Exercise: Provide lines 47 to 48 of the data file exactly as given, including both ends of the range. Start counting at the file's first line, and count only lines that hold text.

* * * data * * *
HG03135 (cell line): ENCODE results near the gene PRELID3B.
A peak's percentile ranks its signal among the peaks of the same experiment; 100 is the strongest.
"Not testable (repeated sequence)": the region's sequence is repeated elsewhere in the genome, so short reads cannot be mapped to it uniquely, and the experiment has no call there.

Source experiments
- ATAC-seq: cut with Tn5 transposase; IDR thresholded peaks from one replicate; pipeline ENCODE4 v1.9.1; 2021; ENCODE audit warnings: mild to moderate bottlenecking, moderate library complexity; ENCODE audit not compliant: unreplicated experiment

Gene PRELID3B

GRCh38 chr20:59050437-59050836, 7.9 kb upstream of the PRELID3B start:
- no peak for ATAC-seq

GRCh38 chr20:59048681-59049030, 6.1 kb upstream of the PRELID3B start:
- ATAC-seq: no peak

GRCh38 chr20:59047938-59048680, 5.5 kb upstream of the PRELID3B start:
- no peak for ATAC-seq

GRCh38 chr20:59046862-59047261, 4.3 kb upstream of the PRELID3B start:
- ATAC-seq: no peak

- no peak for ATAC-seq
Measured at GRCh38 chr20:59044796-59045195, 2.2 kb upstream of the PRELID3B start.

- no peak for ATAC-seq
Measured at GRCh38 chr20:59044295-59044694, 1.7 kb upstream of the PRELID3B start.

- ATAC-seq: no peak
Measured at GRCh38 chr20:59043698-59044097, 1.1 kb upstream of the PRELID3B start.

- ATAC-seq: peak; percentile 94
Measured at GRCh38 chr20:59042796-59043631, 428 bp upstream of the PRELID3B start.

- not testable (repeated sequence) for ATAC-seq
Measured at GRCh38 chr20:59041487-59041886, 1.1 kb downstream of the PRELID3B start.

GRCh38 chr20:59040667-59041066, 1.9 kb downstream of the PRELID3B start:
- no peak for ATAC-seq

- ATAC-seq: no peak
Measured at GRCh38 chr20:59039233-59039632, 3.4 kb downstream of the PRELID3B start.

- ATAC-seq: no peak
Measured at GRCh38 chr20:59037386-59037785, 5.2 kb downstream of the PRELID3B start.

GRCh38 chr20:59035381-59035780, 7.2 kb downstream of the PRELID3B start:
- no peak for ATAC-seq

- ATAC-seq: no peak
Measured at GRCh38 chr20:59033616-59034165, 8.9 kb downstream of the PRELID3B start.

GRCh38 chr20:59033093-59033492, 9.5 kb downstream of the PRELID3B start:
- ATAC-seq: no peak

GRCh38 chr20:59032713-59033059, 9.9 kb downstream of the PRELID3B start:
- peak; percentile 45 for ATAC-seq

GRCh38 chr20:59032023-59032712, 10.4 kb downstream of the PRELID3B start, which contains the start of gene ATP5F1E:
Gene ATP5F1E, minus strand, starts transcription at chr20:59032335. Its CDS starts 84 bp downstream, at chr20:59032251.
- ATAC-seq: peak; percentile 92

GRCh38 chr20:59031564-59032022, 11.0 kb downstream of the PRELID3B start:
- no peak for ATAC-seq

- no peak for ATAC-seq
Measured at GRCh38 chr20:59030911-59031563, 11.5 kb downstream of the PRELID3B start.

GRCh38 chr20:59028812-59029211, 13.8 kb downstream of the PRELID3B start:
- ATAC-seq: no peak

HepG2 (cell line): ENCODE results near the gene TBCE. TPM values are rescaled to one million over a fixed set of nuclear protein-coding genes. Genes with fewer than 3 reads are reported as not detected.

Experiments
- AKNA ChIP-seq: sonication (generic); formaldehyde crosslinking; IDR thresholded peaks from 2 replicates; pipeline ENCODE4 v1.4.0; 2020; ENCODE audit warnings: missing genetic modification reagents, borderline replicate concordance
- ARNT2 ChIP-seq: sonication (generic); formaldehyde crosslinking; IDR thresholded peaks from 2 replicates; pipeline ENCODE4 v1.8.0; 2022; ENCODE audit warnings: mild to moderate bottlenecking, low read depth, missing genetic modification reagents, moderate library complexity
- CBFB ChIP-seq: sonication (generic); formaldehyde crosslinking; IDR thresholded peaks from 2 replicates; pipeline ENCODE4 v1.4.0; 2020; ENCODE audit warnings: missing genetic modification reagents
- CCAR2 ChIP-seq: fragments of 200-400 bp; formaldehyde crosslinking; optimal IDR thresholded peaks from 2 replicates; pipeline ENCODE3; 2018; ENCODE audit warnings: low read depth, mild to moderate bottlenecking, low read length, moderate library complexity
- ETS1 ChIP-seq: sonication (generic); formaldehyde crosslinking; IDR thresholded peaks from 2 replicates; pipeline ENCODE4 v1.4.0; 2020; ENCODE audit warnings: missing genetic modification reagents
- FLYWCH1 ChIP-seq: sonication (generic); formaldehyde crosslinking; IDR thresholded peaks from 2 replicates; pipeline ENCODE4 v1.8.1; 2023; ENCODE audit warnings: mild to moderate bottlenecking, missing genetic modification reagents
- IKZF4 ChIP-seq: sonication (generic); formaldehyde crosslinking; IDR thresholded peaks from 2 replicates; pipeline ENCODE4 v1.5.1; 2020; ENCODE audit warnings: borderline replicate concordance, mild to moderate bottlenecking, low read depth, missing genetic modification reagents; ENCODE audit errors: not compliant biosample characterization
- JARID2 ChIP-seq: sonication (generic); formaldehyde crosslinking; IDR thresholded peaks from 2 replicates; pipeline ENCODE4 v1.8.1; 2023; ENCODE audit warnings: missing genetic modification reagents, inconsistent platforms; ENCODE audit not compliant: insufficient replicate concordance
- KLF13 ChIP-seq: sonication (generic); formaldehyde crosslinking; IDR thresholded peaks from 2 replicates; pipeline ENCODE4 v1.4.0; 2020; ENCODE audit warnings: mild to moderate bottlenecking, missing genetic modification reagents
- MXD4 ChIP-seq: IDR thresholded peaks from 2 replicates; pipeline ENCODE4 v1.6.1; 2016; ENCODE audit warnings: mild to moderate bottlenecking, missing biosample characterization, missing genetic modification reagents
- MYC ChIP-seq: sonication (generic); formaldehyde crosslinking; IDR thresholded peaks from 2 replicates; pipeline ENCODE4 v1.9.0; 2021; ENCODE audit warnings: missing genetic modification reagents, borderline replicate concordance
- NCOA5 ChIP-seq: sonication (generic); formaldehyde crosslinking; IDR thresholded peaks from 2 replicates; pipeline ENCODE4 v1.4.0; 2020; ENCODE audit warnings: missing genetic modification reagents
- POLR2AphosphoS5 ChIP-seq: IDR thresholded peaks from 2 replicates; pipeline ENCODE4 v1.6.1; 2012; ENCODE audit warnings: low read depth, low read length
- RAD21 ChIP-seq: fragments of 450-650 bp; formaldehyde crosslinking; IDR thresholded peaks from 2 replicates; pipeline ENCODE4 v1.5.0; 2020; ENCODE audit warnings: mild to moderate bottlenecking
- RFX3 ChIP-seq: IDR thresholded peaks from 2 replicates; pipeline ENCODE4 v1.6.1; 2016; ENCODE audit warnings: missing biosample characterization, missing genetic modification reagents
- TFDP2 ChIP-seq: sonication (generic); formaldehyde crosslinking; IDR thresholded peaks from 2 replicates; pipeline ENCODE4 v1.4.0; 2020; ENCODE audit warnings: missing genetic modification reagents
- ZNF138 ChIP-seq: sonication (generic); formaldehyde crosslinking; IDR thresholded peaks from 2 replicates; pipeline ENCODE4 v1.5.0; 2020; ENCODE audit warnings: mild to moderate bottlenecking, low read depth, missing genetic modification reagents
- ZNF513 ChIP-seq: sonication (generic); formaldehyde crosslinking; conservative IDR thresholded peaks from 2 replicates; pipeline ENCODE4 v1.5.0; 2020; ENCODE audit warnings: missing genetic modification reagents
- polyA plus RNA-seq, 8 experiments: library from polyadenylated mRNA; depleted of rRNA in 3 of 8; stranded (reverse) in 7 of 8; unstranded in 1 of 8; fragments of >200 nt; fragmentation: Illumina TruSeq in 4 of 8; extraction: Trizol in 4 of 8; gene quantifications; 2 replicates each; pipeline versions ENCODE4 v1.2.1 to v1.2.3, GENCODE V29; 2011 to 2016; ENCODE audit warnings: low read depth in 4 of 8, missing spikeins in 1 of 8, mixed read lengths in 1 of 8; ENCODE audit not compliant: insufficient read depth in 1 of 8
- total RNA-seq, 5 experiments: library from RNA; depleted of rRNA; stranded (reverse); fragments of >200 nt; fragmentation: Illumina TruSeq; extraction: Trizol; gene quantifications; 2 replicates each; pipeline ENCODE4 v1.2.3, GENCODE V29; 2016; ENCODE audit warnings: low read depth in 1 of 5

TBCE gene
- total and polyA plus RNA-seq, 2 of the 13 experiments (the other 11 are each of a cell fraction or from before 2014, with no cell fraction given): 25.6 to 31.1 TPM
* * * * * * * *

- ATAC-seq: no peak

HepG2 (cell line): ENCODE results near the gene TBCE. TPM values are rescaled to one million over a fixed set of nuclear protein-coding genes. Genes with fewer than 3 reads are reported as not detected.